• on Dec 6th, 2010 in Finances: Cost & Revenue | 8 comments
    Mailings that meet minimum volume and preparation requirements to qualify for reduced postage rates are called business mail. Properly accepting business mailings is critical for the Postal Service since it accounted for $25 billion in revenue in 2010. Several types of Postal Service facilities accept business mail. Business Mail Entry Units have acceptance clerks with specialized training and systems for accepting business mail. Local Post Offices can also accept business mail. Most revenue for bulk business mailings is recorded using a system called PostalOne!. PostalOne! has built-in controls that assist clerks in properly accepting the mail. However, approximately 11,000 units that recorded more than $114 million in Permit Imprint and Periodicals transactions in FY 2010 have been forced to operate without PostalOne!. Regardless of the level of training or type of system used, each unit must accept, verify, and collect postage for mail according to required policies and procedures, a process for which it is crucial to have PostalOne!. If classified and accepted improperly the Postal Service risks accepting improperly prepared mail or mail paid at an improper rate. For the past several years, the Postal Service has faced significant revenue losses due in part to decreased mail volume and increased competition from other media alternatives. The Postal Service must continue to explore opportunities to improve processes and eliminate redundancies in their system. Because business mail acceptance generates a significant amount of revenue, the Postal Service may want to reevaluate the number of entry points for accepting business mailings, including the 11,000 units not on PostalOne!. Do you think that the Postal Service should restructure the entry points for business mail? Give us your comment below. The topic is hosted by the Office of Audit Field Financial – East team.
  • on Oct 11th, 2010 in Finances: Cost & Revenue | 7 comments
    PostalOne!® is a web-based system designed to facilitate business mail processing and allows the Postal Service to electronically collaborate with business mail customers. It is also used to streamline the mail acceptance and postage payment process. Mailers can either submit a paper postage statement (a summary of items mailed showing postage) or use one of three electronic formats. •Mail.dat® •Mail.XML •Postal Statement Wizard (PSW). Mailers may qualify for Intelligent Mail Barcode (IMb) discounts when they submit postage statements electronically using Mail.dat or Mail.XML. The Mail.XML submission method supports near real time validation of mailing data as well as compatibility with current ecommerce technology. Mailers can also enter mailing information, such as type and quantity of items mailed into the PostalOne! system over the Internet using Postal Statement Wizard. Both Mail.dat and Mail.XML submissions have increased in recent years. In June 2010, over half of all postage statements were submitted electronically, and of those, 89% were submitted using Mail.dat. That’s a sharp contrast from the beginning of the fiscal year, when 78% of business mail postage statements were submitted in hardcopy format. While electronic postage statement processing is a promising tool for making the Postal Service more efficient, it still faces issues: Does the cost of mailer software development and upgrade offset IMb discounts? Are rejected electronic postage statement files processed timely? Does it help the Postal Service to collect all its revenue? What do you think of businesses submitting and postal employees accepting business mail postage statements electronically? Is electronic postage statement submission a boon or a bust? More information on this project can be found on our Audit Projects page. This topic is hosted by the OIG's Cost, Revenue & Rates audit team.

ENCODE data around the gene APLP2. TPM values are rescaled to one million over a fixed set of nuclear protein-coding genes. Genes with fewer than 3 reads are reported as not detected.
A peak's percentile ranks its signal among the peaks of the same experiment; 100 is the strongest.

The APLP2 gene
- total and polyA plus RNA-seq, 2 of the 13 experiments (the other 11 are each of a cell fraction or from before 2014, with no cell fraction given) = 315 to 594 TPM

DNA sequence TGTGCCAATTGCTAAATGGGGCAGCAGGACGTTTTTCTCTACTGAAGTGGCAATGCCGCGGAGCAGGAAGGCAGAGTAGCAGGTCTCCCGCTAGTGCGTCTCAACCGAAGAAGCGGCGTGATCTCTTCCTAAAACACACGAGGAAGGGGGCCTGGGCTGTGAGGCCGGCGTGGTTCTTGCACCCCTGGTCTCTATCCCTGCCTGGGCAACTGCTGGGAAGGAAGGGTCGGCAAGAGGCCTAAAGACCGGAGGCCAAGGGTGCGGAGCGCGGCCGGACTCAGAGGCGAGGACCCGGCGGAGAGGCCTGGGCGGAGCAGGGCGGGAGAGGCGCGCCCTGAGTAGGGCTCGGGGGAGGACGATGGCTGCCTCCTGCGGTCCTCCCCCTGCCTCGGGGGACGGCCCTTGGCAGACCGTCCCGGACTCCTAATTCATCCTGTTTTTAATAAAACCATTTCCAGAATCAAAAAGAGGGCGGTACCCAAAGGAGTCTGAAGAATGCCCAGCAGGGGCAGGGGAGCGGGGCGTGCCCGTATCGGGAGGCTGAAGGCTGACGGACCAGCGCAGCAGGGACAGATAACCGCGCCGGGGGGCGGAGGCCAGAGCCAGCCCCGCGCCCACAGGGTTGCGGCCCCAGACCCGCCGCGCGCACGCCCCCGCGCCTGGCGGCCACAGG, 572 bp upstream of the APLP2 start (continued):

• on Jul 12th, 2010 in Finances: Cost & Revenue | 5 comments
    The Sarbanes-Oxley (SOX) Act of 2002 grew out of large corporate financial scandals. SOX aims to improve corporate governance and enhance the accuracy of financial reporting. While compliance is required by the Postal Act of 2006, the Postal Service believes it is a great way to make its business stronger. SOX helps target areas of improvement and strengthen financial accounting, making the Postal Service a better business. As a result, the Postal Service designed and implemented new business mail acceptance procedures and requirements in an effort to comply with SOX. The initiative includes new check-in, verification, recording, placarding, and induction procedures for processing business mail; daily certifications of SOX compliance by business mail entry units; an updated mail acceptance handbook; and enhanced customer use of the PostalOne! system. Although the Postal Service hopes to strengthen its financial integrity and reporting accountability and reinforce the public’s trust in the Postal Service, there is widespread confusion at postal facilities about SOX compliance and how it changes (or does not change) mail acceptance and verification policies. Mailers and service providers often argue that postal facilities are misinterpreting SOX compliance policies, describing problems such held-up mailings, inconsistent acceptance processes, insufficient education and training, and inconsistent approvals from postal personnel. What do you think about the Postal Service’s new business mail acceptance procedures? We’d like to hear from you. We are also currently conducting an audit evaluating whether the Postal Service is effectively implementing the requirements of SOX. Click here for more information or to provide comments on the audit. This topic is hosted by the Office of Audit Field Financial – Central team.

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